By Mark F. Gray, AFRO Staff Writer,

Maryland Gov. Larry Hogan and Congressman Anthony Brown (D-MD) may be on the opposite side of the aisle, but they have come to a consensus about one thing:  the pothole crisis on the federally owned portion of Baltimore Washington Parkway should be addressed by taking away the responsibility from the National Park Service (NPS) and giving it to the state.

However, coming to a resolution on how to pay for these critical infrastructure repairs to the major artery that connects Baltimore to Washington, D.C. is the latest difference in philosophy in this sometime contentious political relationship. In a letter that was sent to Gov.Hogan on the eve of the emergency repairs that began March 29, Congressman Brown expressed his feeling that Maryland drivers should not have to absorb the expense of paying for the repairs through new toll lanes.

Maryland Governor Larry Hogan and Congressman Anthony Brown (D-MD) agree that the state needs to take control of the federally controlled, dilapidated Baltimore Washington Parkway, but disagree on how to pay for the repair. (Courtesy Photo)

“Families should not face additional financial burdens on the Parkway, nor should we pursue options that will not lead to permanent congestion relief or benefit drivers of all income levels,” Brown wrote in a letter obtained by the AFRO.  “While we must resolve these questions as we develop both a short and long-term plan for the Parkway, I cannot support any Congressional action to remove the B.W. Parkway from the National Park System if the only plan is to build new toll lanes.”

Gov. Hogan has been pushing for the Park Service to relinquish its control of the Parkway as the dilapidated conditions of the road continued to wreak havoc on motorists and their vehicles traveling in both directions. In early March, the Park Service reduced the speed limit from 55 mph to 40 mph between Maryland routes 197 and 32.

The governor also sent a letter to Maryland’s Congressional leadership on March 20 admonishing the NPS for its inability to maintain MD-295 or make the necessary upgrades that will help improve the current conditions while creating a plan for long term upgrades that would help relieve traffic congestion as well.

“NPS has increasingly demonstrated it’s not up to the task of maintaining MD-295,” Hogan wrote.  “It is clear that the state taking ownership of the parkway is the only viable long-term solution to these problems.”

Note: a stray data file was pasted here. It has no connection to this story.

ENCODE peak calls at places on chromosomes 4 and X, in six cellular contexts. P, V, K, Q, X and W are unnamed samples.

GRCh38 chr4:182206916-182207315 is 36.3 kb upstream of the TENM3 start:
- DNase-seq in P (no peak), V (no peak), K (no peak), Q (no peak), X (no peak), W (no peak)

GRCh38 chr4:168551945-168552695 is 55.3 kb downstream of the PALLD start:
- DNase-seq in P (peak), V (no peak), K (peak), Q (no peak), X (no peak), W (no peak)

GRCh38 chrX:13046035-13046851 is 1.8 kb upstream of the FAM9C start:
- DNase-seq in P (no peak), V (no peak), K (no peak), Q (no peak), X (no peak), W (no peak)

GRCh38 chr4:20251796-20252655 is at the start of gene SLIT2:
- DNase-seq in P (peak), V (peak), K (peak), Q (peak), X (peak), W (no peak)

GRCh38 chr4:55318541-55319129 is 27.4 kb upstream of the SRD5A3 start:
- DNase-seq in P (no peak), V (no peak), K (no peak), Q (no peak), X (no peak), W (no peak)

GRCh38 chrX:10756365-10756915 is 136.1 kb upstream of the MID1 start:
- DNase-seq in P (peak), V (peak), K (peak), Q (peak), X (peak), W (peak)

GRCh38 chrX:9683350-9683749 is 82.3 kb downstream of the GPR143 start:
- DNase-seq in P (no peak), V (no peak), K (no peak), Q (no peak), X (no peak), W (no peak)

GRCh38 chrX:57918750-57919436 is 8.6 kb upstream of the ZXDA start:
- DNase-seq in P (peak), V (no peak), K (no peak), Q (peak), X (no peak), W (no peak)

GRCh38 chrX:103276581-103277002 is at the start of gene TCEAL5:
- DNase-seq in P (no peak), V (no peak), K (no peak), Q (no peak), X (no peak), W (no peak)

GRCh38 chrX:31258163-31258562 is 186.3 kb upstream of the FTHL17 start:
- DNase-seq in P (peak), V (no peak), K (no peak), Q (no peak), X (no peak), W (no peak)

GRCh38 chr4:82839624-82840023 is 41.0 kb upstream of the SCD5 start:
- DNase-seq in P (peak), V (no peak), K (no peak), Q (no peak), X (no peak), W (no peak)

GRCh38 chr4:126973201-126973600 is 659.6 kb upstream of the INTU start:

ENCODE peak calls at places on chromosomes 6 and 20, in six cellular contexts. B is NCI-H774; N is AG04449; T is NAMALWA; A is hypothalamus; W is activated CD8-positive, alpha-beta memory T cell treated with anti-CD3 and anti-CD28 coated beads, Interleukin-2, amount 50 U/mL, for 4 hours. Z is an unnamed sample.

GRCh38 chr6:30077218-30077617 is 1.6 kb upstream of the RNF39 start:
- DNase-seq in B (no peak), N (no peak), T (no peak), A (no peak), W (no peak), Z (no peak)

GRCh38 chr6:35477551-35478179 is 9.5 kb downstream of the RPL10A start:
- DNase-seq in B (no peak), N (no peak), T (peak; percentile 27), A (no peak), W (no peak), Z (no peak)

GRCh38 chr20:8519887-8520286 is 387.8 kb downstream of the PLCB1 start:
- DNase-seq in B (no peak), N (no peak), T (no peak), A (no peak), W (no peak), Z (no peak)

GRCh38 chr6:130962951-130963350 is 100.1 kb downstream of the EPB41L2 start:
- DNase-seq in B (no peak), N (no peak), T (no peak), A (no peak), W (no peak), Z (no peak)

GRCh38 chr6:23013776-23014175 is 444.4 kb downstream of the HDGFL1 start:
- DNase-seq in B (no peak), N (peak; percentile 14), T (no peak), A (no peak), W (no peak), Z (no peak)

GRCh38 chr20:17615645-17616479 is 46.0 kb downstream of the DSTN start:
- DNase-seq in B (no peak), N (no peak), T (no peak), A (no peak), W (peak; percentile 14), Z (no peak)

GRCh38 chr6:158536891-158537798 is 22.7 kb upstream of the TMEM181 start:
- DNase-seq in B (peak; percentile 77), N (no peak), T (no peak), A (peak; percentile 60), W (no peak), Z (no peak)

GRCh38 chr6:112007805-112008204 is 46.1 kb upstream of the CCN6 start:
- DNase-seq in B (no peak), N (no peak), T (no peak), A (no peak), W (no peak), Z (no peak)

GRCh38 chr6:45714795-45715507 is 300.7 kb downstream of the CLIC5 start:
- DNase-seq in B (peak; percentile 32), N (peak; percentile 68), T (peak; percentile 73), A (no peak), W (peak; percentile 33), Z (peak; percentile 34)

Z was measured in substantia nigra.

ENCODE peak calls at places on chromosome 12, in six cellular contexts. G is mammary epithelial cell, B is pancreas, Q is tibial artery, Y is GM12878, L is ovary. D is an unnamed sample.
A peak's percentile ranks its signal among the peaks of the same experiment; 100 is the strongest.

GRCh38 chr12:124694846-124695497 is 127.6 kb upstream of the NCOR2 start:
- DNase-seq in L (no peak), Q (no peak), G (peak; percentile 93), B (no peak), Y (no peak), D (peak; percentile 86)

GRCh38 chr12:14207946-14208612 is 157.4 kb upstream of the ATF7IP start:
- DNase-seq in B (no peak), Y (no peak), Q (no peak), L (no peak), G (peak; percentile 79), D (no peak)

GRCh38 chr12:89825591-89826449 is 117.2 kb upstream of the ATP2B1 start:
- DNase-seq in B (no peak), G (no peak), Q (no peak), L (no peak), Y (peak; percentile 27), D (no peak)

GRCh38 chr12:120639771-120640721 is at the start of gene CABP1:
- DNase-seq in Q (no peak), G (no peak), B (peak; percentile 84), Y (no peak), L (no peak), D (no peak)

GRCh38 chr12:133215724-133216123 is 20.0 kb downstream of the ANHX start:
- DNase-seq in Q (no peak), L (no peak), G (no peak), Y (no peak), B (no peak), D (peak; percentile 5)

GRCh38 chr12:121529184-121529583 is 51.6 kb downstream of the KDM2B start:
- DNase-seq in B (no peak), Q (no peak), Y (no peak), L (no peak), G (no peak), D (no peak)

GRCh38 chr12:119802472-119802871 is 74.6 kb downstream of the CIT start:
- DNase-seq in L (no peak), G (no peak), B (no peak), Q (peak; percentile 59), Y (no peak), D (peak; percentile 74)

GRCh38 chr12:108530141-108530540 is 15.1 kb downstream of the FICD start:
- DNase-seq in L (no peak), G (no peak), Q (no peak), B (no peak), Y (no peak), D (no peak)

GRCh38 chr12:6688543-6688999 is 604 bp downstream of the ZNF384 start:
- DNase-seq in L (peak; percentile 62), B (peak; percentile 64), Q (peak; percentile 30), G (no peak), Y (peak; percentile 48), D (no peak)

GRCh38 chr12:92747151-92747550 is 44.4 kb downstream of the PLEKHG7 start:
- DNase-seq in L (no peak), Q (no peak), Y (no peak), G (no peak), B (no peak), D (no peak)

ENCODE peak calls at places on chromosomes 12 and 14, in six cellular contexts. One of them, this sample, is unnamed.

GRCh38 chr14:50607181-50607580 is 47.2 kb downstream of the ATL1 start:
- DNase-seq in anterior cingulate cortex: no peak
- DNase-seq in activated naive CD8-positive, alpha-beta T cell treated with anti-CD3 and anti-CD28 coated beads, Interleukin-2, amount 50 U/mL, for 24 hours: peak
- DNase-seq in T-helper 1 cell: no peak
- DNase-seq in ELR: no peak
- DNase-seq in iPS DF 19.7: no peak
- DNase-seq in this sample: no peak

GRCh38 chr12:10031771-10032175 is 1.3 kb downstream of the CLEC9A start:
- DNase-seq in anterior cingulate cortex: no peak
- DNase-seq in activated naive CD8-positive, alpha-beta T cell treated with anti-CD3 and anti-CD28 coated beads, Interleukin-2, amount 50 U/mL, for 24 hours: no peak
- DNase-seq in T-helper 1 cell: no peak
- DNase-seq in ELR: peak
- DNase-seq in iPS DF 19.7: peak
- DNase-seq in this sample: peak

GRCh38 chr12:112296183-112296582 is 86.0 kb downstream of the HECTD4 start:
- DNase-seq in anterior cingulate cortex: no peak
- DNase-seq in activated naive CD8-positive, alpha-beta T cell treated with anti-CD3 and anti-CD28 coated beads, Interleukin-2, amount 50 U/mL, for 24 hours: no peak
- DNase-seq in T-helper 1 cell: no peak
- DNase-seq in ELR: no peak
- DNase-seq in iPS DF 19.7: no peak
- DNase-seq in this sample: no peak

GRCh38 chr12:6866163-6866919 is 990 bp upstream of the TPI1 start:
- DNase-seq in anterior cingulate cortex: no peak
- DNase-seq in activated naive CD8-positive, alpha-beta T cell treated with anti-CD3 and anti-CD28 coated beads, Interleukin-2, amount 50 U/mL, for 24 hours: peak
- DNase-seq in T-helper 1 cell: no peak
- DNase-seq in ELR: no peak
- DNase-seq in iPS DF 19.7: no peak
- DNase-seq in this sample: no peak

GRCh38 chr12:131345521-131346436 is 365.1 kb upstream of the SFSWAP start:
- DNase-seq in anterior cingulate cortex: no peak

Hogan also expressed his sentiment that the transfer would allow for the Maryland Transportation Authority (MDTA) to explore concepts to “build, operate, and maintain new toll lanes.” Hogan’s said his plans would include four new toll lanes – two in each direction – but wouldn’t affect the current lanes under repair.

Brown is a member of both the House Natural Resources Committee and Transportation and Infrastructure Committees who have primary jurisdiction over this matter. He is pushing for President Donald J. Trump’s Administration to allow funding that wouldn’t add to the burden on Maryland taxpayers while reducing traffic congestion and alleviating the safety issues resulting from the years of decay that have surfaced recently.

“We must consider a wide array of options for addressing traffic and transportation needs on the B.W. Parkway itself and in the region, including examining widening of the Parkway and other highways, traffic management and options for the use of multiple travel modes such as high occupancy vehicle lanes, bus-only lanes or bus rapid transit,” Brown wrote.

Hogan said that 165,000 drivers rely on MD-295 to commute between the region’s largest cities daily and averages six fatalities and 547 accidents annually since 2006. Brown said the state must consider possible expansion of commuter rail and construction of high-speed alternatives.

“I look forward to discussing a more comprehensive proposal for the B.W. Parkway,” Brown wrote.